Monthly Archives: March 2013

WE DON’T KNOW UNTIL WE LOOK BACK

As a teacher I had the opportunity to influence many young lives in the 31 years that I taught.   If you had asked me at the end of each day “How many young lives did you touch today?” I would have answered you—-“this was just another ordinary day in my life, I can’t think of anything I said or did that was memorable.”.   Yet as several happenings in my life have turned out and I have gotten feedback much later from my students, I found that I did touch young lives for the better.   Let me give you two examples:

During the second year that I taught, I came across one of my students in the hallway who was in tears.   I asked her if she’d like to talk about it and after school she came to my classroom and talked to me.   That formed a relationship with this student that lasted through high school and beyond.   She came from a dysfuncional family and called me many times—-several times I talked her out of attempted suicide something that her brother had tried and succeeded in accomplishing.  My wife and I  had her babysit our young son.   She graduated and went to college  to become a special education teacher.    During college she called me several times for advice and even after college I heard from her.   Many years later as I was visiting with her she told me that the one thing that she most remembered was me telling her when she asked me about changing colleges because of a problem with a professor.   I had told her that  “wherever you go you take your problems with you.    So you might as well solve them where you are right now.”    I didn’t remember saying that, but years later she recalled that advice and told me how much she appreciated it and had followed it in her life.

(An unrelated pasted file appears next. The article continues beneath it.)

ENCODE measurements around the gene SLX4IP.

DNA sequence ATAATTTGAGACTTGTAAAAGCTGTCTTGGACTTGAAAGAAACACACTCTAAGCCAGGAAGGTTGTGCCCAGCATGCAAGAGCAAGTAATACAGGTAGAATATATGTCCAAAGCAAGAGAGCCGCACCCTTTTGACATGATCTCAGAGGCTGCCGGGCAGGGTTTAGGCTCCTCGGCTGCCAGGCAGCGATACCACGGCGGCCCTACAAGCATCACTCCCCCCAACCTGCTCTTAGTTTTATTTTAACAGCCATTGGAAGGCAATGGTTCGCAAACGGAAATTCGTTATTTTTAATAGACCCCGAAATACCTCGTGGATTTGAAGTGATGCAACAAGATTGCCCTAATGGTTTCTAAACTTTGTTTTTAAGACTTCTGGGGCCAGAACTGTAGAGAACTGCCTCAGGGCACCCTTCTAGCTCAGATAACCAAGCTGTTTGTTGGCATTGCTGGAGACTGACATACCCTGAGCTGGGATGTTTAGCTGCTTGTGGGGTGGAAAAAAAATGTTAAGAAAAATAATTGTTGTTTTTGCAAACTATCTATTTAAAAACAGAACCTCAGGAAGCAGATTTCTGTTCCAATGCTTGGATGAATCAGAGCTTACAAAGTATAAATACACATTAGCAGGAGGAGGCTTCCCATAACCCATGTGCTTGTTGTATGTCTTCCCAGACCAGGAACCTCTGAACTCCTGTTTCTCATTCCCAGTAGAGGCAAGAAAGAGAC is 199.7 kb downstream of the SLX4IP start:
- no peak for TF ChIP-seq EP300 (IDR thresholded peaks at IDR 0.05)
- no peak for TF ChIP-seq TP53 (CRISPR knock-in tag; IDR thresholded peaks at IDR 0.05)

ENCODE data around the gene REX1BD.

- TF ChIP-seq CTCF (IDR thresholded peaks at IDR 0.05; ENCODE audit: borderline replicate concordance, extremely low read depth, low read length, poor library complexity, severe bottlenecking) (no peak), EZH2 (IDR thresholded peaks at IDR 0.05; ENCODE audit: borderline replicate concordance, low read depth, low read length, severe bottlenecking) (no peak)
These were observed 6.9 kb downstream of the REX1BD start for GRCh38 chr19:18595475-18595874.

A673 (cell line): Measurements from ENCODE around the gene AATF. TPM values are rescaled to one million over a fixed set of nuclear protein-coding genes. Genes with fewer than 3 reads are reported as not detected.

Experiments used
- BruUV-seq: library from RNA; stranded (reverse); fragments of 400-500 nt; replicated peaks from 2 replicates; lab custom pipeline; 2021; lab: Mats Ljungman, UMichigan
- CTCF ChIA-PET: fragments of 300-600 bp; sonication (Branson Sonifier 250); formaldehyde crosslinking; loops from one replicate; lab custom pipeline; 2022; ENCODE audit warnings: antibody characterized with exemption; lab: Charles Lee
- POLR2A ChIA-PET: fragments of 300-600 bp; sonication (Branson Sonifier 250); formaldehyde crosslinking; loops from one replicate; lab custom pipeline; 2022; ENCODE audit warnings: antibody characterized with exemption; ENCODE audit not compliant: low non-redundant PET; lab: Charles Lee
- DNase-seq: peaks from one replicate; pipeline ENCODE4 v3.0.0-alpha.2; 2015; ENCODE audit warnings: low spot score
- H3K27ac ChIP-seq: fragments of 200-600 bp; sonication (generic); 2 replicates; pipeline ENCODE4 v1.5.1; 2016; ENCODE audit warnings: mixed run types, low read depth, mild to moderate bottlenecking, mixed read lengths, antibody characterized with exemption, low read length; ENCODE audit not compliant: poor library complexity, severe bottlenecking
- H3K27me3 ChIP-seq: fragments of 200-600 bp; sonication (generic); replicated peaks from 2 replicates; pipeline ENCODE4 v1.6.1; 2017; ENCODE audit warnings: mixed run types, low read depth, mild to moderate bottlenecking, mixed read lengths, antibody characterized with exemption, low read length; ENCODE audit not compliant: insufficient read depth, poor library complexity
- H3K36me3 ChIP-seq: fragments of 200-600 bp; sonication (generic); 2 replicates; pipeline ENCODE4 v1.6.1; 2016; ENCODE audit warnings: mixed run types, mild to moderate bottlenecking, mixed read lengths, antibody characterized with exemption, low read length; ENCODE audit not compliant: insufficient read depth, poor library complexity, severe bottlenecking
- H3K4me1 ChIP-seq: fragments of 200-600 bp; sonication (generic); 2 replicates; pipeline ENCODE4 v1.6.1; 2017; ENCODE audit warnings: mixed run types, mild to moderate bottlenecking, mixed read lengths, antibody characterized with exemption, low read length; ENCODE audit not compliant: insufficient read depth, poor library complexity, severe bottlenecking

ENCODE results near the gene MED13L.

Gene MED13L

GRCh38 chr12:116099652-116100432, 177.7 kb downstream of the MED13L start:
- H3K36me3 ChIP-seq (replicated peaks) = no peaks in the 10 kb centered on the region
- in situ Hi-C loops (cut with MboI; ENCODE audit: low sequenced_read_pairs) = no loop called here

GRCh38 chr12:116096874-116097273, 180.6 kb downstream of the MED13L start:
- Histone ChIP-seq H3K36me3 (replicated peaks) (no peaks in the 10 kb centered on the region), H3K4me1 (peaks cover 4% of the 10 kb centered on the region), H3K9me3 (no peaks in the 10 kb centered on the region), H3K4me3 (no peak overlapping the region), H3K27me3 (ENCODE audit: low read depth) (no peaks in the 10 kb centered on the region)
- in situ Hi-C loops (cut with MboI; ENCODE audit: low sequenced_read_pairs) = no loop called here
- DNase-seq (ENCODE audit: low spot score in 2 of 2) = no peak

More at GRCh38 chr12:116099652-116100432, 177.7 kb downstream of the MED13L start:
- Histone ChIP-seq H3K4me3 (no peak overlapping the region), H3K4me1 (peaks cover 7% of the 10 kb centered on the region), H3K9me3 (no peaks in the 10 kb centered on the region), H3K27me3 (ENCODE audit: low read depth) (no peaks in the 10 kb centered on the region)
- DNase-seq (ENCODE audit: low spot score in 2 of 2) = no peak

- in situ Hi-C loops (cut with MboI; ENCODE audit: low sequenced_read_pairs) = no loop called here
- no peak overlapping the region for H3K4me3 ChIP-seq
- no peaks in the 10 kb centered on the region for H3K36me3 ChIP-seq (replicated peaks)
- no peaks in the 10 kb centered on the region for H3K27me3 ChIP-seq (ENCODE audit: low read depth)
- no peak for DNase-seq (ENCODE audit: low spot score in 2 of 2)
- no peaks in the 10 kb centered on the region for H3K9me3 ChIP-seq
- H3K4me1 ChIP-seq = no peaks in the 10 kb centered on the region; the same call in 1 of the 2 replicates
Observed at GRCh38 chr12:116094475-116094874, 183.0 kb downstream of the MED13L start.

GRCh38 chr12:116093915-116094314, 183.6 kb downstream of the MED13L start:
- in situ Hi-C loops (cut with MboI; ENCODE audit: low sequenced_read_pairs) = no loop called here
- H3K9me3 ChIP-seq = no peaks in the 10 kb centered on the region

The second example is drawn from my teaching also.    Many years after having a young lady in my U.S. History class in high school in California, I received a letter from her.   It said:   “Mr. Bell, you probably don’t remember me.   I was one of the “druggies” that hung out on the road south of school.   But I was in your U.S. History class and your cheerful attitude and the way you treated your students, and me, was always an inspiration to me.   I graduated High School, married, and had children.   When they were grown I decided to go to college and get my degree in Education and become a teacher.   I want you to know that you were the inspiration for me doing that.   Thank you!”

When we really don’t realize it, we do and say things for good or for ill that deeply affect someone around us.   Years later we find out about it.  It was not just a “normal day”.   For that student, it was a day that they remember and that influenced their life.  

TEACHERS SHOULD BE VERY HUMBLE AT HEARING THIS AND SHOULD MAKE SURE THAT THE MEMORIES WE LEAVE WITH OUR STUDENTS ARE LIFE-BUILDING AND LIFE-SUPPORTING.